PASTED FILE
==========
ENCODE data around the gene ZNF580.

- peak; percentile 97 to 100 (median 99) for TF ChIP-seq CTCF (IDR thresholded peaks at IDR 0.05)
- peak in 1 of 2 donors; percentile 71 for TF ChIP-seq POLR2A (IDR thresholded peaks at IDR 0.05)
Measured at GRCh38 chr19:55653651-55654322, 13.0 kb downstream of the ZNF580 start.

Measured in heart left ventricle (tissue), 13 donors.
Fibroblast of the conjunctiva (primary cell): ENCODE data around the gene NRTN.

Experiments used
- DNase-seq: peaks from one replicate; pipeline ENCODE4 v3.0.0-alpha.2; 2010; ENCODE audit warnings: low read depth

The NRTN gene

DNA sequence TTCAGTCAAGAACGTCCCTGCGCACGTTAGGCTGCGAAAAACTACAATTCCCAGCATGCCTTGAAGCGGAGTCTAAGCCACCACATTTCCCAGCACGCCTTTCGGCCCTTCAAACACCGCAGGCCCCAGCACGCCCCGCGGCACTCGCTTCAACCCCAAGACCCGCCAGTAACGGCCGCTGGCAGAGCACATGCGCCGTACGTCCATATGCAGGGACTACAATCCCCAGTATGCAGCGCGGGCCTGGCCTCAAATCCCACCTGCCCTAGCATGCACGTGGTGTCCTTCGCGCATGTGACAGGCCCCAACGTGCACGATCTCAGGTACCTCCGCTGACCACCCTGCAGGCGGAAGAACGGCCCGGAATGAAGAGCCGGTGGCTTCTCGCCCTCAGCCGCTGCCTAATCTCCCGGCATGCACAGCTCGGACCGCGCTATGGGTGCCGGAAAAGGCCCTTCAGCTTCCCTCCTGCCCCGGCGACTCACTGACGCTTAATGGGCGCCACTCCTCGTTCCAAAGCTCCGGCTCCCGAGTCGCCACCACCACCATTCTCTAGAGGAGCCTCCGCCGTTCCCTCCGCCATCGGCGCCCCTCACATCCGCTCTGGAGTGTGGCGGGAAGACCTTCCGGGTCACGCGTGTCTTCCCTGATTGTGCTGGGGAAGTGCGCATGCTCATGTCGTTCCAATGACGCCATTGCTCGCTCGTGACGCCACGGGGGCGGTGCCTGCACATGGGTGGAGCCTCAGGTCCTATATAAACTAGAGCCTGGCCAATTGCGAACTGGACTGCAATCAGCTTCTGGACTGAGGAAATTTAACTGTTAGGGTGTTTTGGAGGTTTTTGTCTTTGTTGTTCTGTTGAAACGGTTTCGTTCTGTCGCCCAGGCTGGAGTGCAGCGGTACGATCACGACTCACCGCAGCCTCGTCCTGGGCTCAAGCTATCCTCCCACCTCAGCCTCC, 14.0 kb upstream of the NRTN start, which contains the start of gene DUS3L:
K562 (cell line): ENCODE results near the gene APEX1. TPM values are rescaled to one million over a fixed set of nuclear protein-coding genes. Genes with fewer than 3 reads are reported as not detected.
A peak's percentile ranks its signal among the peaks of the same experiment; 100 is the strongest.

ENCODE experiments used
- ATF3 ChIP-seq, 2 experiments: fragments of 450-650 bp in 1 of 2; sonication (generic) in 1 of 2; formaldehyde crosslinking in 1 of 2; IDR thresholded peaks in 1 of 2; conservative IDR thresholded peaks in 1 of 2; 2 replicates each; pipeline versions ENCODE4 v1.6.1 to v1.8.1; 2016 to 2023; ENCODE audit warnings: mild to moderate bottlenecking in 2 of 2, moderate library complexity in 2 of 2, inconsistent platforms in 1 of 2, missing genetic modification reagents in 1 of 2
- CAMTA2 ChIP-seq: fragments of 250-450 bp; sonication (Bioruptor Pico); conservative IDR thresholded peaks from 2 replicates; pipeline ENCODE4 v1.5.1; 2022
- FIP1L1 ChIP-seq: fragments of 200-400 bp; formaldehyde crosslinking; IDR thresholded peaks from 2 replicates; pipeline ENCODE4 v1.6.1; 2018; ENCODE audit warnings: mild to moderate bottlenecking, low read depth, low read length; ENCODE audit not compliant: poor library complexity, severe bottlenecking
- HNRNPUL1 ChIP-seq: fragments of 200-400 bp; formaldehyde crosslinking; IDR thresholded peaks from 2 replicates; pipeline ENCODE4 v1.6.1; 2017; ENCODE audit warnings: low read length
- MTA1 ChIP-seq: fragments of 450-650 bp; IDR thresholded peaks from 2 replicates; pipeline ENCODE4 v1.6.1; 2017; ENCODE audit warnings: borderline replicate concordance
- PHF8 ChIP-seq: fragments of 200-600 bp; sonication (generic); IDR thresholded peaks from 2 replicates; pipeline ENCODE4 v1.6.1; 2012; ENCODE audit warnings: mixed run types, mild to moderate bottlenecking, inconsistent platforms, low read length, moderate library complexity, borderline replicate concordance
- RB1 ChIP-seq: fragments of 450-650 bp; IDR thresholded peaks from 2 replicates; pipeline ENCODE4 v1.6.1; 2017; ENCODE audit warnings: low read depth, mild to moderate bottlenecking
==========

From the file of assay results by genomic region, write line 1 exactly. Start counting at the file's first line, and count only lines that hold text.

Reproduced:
ENCODE data around the gene ZNF580.